Does time together watching TV make the rest of the day easier?

Earlier today Jay looked at me and said, “I’d like glasses like yours.”

“No you don’t,” I replied, explaining that I need glasses because my eyes don’t work so well and he doesn’t because his eyes are really good.  Afterwards I recalled how as a kid I took such pride in my own youth- the fact that my bones healed fast when I broke them, that I didn’t have to worry so much about heart attacks or cancer.  As a kid I suspected that I wouldn’t be young forever but in my heart I didn’t see how I could ever grow old.  And so today I wondered if, as I noted to Jay the difference between his eyesight and mine, I was beginning the process by which Jay will come to mythologize his youth, too.

But that’s not what I wanted to write about today.

In forty minutes an alarm will go off down in the playroom where Jay has spent the last half hour by himself, playing with train tracks, rolling in boredom, and peaking up the stairs to ask me when quiet time is going to be over.

Our routine of late has been that when the alarm goes off Jay is allowed to watch one episode of Blue’s Clues, the 1990s kids TV show, after which we’ll wake up Wally, should he not have awoken by himself already, and then we’ll pack off to get Caroline.

I don’t know exactly how television became part of Jay’s daily routine.  I think I may have proposed it first, as a way to create a carrot with which to bait Jay into good behavior during quiet time.  Plus, as someone who watched a lot of afternoon cartoons growing up, I have warm associations with the ritual of zoning out in front of the television at this slack point in the day.

So Jay watches Blue’s Clues every weekday afternoon and each day I decide whether or not to join him.  At first I used his television time as a way to further my own work time.  But more recently I’ve been watching alongside Jay.

I don’t have any particular love for Blue’s though I don’t find it flagrantly annoying in the way of that other show Jay and Wally have spectated from time to time, Go Diego Go.  But I do love what this twenty-five minutes of television allows me and Jay to develop.  Though not overly cuddly most hours of the day, Jay’s happy to lean against me and lay his head on my shoulder as we watch Blue’s.  We rarely talk.  Sometimes we intertwine fingers.  Sometimes I fall asleep.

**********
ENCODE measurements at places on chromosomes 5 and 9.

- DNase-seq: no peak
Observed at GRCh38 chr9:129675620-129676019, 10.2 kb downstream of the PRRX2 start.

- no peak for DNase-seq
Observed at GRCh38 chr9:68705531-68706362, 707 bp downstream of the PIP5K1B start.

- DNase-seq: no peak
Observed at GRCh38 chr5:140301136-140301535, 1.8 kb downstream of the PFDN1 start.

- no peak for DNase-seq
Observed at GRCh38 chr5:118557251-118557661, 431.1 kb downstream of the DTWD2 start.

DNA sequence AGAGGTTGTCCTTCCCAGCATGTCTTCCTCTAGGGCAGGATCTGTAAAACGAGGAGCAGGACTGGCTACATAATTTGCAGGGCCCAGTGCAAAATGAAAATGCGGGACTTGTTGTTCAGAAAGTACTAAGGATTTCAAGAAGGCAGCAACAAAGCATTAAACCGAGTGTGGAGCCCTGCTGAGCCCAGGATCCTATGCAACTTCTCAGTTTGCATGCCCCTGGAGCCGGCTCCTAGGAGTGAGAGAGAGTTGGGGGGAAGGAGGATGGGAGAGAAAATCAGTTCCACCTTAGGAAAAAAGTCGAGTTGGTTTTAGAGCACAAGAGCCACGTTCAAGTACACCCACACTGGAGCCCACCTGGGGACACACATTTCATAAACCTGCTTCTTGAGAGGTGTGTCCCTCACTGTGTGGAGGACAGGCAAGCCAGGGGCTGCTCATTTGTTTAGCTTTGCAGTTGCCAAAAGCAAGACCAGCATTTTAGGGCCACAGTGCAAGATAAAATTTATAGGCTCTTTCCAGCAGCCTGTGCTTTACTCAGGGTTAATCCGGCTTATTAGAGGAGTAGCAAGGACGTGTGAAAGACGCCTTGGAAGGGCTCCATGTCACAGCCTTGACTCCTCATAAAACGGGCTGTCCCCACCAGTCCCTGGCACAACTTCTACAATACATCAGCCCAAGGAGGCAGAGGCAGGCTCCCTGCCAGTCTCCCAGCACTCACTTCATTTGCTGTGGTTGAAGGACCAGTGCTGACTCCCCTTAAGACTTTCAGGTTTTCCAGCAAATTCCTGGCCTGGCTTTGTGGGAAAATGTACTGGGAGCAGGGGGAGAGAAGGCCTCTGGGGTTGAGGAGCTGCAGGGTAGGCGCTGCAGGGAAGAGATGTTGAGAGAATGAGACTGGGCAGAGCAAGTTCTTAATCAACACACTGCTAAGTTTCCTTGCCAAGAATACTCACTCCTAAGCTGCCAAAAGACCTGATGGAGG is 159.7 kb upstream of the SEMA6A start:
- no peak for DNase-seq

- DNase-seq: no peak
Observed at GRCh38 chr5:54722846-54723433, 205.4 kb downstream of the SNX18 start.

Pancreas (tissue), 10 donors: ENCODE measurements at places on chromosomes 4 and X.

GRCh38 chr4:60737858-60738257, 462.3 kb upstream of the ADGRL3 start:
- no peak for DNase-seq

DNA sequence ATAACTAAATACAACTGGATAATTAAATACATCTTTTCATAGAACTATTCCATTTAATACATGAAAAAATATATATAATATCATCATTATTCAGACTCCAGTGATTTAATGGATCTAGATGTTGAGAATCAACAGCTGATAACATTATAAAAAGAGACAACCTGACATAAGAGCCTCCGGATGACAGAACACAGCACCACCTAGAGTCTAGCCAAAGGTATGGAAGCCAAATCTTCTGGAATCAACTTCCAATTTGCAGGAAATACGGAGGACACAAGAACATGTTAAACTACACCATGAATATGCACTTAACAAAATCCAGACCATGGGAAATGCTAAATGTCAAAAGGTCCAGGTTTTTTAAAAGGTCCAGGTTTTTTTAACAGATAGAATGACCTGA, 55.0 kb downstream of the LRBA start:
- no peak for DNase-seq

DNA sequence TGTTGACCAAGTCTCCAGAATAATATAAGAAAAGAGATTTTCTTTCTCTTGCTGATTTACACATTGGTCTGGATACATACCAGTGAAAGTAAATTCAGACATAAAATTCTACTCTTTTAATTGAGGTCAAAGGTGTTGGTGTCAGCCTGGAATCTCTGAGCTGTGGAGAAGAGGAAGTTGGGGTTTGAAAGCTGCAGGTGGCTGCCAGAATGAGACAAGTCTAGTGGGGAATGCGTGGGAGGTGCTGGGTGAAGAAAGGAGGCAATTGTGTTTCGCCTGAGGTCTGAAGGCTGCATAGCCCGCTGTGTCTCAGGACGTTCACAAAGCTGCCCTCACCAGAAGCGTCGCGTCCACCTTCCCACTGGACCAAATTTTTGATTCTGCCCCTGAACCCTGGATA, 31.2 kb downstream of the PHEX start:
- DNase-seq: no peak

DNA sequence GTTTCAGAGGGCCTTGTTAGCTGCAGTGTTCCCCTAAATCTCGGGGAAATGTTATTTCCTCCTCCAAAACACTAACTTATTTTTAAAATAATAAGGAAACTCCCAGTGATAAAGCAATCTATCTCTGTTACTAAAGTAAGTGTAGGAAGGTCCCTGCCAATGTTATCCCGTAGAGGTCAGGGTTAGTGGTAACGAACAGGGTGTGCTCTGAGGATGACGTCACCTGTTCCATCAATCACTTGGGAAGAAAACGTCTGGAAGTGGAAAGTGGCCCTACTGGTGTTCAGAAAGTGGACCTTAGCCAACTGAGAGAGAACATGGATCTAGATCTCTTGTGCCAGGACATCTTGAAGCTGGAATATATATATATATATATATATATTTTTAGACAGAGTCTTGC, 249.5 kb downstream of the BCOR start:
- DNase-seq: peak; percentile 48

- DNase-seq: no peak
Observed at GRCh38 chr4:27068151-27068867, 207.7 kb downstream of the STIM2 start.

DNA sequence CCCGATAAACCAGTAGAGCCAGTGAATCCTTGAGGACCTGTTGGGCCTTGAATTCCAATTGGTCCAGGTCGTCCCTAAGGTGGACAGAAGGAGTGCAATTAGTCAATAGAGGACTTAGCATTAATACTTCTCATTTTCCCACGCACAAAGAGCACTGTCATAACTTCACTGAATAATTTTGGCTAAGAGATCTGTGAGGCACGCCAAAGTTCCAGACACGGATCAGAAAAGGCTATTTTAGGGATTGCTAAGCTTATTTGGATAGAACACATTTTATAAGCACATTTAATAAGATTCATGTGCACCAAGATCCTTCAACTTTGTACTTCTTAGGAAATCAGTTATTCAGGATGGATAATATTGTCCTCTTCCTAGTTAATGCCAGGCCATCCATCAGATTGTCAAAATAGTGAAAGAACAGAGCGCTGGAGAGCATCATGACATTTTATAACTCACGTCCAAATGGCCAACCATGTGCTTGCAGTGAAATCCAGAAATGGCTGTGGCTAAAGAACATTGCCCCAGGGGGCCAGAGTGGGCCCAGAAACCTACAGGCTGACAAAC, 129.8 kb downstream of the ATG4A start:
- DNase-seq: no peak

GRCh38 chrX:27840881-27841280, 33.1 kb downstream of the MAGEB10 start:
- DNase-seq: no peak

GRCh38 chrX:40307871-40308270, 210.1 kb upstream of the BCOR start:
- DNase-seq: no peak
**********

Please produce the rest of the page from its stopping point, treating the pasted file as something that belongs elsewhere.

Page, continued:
Cause and effect are hard to figure in the context of raising kids.  When Wally cries for 30 minutes before falling asleep as he did last night, I have no idea why.   Jay’s good moods and bad moods seem to come and go randomly, or at least in response to forces that I can’t perceive.

But I can say this.  On the days that Jay and I watch Blues together the rest of the afternoon almost always goes more smoothly than it does on the days that we don’t.  It has to do with intimacy, I think.  Our time together on the couch brings us closer together which makes it easier for us to coordinate all the practical chores we have to negotiate afterwards: putting on his coat, getting him into his car seat, keeping him from taunting Wally with his fruit leather (which Wally is not allowed to eat on account of the associated gagging risk) as we drive north to campus.

Put another way, on the days Jay and I watch Blues together it feels afterwards like we’re dancing together and on days we don’t it feels like we’re drifting near each other in space.

In order to give that statement more teeth I’m going to conduct an experiment.  Over the next week I’ll watch Blue’s with Jay every other day.  Each day I’ll time how long it takes me to get Jay’s shoes on, from the moment I first introduce the idea to him to the moment that the second piece of velcro is adhered on his second shoe.  My hypothesis is that on days we watch Blue’s together it will take less time to get Jay’s shoes on (on account of increased cooperation) than it will on days we don’t watch together.


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